Perhaps the author should give some more information about the Elizabethan conquest of Ireland, especially the plantation of Munster which was a testing ground for many of those who later founded the colonies in America, especially the extraordinary courtier Walter Ralegh, poet, courtier and adventurous pirate.
Overall, I found this book a very good reminder of half forgotten events, and a really excellent portrayal of the people on both sides of the Atlantic whose lives were shapen by the colonial experiment.
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Even better than Milton's celebrated Nathaniel's Nutmeg and Samurai William, this scrap of American history plays like a sci-fi tale of colonists seeking out a "new world". The human tragedy of Europe's first interaction with the original Americans is palpable. History, which to me as a child was ever dull and tortuous, comes to life in this modern swashbuckler.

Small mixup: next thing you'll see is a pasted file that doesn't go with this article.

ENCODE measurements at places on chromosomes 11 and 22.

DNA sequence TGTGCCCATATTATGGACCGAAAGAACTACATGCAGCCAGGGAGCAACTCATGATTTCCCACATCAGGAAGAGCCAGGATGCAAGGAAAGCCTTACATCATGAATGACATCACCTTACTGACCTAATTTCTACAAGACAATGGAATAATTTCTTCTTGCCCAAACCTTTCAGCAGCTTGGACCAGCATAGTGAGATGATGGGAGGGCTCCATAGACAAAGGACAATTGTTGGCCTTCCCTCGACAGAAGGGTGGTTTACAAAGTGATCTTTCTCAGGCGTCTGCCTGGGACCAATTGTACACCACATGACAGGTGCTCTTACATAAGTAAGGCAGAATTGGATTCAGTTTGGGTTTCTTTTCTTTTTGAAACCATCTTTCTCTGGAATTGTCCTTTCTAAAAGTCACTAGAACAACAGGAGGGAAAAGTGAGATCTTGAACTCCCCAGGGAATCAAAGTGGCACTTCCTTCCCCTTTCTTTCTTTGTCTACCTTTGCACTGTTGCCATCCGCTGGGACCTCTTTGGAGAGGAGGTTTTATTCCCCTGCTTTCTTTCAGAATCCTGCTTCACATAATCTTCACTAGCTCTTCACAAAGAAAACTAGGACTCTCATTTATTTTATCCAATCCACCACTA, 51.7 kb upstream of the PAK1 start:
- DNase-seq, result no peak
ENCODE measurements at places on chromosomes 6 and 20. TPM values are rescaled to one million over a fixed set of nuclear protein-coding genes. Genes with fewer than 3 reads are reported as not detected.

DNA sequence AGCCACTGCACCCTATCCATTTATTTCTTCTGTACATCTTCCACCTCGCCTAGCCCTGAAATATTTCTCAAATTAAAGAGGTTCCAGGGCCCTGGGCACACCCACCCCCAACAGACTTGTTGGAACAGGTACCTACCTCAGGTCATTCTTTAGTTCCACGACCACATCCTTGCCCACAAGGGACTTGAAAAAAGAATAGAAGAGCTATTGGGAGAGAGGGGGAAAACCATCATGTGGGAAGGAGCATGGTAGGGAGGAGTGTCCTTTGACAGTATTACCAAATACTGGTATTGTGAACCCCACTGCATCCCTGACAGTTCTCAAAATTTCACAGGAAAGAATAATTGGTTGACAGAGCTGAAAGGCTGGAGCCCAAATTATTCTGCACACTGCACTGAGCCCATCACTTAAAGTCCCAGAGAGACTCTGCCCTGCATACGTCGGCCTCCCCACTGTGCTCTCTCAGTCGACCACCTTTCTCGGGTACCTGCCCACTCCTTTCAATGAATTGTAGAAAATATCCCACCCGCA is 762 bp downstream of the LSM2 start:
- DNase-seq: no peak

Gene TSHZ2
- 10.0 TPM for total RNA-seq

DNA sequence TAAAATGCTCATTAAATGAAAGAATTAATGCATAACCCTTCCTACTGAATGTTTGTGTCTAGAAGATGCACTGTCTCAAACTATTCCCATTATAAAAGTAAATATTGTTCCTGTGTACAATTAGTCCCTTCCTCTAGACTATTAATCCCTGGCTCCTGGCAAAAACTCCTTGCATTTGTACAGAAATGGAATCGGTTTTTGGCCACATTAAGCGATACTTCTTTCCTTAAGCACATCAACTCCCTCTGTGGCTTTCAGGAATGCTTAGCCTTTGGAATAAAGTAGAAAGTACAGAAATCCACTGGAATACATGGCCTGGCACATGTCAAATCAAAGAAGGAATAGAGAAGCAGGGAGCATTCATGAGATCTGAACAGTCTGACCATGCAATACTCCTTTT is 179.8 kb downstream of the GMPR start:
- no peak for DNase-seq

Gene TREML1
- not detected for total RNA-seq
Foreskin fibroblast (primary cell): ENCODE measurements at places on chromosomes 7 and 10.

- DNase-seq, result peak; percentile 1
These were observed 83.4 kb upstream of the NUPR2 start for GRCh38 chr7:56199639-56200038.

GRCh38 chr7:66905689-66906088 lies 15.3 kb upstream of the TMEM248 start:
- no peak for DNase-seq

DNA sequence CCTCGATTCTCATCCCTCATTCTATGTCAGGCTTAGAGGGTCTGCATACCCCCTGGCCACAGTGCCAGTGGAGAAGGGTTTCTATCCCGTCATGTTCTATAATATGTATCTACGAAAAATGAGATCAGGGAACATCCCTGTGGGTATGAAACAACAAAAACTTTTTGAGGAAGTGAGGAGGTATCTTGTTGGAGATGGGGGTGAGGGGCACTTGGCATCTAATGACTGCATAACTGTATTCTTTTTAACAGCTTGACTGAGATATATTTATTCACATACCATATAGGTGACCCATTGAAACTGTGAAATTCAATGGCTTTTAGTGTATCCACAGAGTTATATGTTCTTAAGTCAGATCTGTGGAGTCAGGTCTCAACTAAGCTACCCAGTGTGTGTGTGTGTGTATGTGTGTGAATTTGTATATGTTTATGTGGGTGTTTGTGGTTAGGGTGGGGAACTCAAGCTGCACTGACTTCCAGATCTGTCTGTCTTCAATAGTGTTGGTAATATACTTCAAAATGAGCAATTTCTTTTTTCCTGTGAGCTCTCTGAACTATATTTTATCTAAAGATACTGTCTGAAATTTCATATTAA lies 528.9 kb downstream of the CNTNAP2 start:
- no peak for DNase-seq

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VINE VOICEon 25 May 2011
A highly readable account of the early attempts by Englishmen to colonise the North Eastern part of what is now the United States in the 16th and early 17th centuries. It starts from unfamiliar ground - an attempt by one Richard Hore as early as 1536 to capture a native American and bring him back to England. The attempt at capture failed but Hore did get there, so the first Englishman achieved that distinction a few decades earlier than is perhaps generally realised. The book retraces the landings of the various groups of adventurers and colonists in the Roanoke and Chesapeake Bay areas in the 1570s and 80s, and their often (but not always) bloody history of conflict with the native Americans. The fortunes and fate of the lost colony of 1587 are well covered and the epilogue arrives at a plausible conclusion as to their fate. The instrumental role of Pocahontas in finally achieving peace between the main tribes and the settlers is well covered. A great read, marred only slightly by a lack of reference notes (though the bibliography is fine) and the fact that the provenance of some of the illustrations is not clear and/or they are not positioned at the logical place in the text.
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on 25 November 2000